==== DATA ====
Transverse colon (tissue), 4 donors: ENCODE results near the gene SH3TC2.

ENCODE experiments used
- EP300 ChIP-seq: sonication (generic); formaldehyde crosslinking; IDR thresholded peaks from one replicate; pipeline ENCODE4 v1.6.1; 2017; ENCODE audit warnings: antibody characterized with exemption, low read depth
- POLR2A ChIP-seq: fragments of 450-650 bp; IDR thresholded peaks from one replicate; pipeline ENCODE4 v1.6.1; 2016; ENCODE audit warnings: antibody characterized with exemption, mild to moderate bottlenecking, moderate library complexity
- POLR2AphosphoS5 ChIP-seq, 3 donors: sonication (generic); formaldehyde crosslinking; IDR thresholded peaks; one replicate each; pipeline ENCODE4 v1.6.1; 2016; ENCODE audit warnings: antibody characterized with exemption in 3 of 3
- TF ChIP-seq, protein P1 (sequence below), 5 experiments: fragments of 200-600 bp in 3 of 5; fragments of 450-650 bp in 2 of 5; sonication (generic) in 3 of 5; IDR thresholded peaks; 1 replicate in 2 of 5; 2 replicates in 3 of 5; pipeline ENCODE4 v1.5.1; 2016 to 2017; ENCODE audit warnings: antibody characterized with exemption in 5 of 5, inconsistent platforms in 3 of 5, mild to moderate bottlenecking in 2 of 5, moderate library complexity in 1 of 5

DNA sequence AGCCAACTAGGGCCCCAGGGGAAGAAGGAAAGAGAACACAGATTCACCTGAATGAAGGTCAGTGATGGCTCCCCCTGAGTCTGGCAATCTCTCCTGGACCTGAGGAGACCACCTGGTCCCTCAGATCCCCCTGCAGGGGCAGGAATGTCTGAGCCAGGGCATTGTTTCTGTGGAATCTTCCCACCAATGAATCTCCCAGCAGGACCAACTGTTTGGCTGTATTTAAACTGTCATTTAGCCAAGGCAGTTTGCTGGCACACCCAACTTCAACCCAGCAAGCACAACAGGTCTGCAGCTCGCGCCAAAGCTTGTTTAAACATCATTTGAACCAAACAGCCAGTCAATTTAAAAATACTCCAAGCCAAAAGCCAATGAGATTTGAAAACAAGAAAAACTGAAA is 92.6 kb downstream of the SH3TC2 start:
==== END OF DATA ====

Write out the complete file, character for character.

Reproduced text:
Transverse colon (tissue), 4 donors: ENCODE results near the gene SH3TC2.

ENCODE experiments used
- EP300 ChIP-seq: sonication (generic); formaldehyde crosslinking; IDR thresholded peaks from one replicate; pipeline ENCODE4 v1.6.1; 2017; ENCODE audit warnings: antibody characterized with exemption, low read depth
- POLR2A ChIP-seq: fragments of 450-650 bp; IDR thresholded peaks from one replicate; pipeline ENCODE4 v1.6.1; 2016; ENCODE audit warnings: antibody characterized with exemption, mild to moderate bottlenecking, moderate library complexity
- POLR2AphosphoS5 ChIP-seq, 3 donors: sonication (generic); formaldehyde crosslinking; IDR thresholded peaks; one replicate each; pipeline ENCODE4 v1.6.1; 2016; ENCODE audit warnings: antibody characterized with exemption in 3 of 3
- TF ChIP-seq, protein P1 (sequence below), 5 experiments: fragments of 200-600 bp in 3 of 5; fragments of 450-650 bp in 2 of 5; sonication (generic) in 3 of 5; IDR thresholded peaks; 1 replicate in 2 of 5; 2 replicates in 3 of 5; pipeline ENCODE4 v1.5.1; 2016 to 2017; ENCODE audit warnings: antibody characterized with exemption in 5 of 5, inconsistent platforms in 3 of 5, mild to moderate bottlenecking in 2 of 5, moderate library complexity in 1 of 5

DNA sequence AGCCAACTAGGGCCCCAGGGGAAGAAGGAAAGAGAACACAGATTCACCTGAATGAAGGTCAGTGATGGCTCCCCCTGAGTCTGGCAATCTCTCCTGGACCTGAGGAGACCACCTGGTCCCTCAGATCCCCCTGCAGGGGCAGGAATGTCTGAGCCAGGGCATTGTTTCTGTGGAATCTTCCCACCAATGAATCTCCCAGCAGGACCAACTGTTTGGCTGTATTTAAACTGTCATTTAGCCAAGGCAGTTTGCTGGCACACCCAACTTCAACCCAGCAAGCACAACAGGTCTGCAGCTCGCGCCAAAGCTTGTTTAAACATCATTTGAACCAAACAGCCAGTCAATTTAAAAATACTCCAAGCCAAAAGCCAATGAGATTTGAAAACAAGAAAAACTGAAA is 92.6 kb downstream of the SH3TC2 start: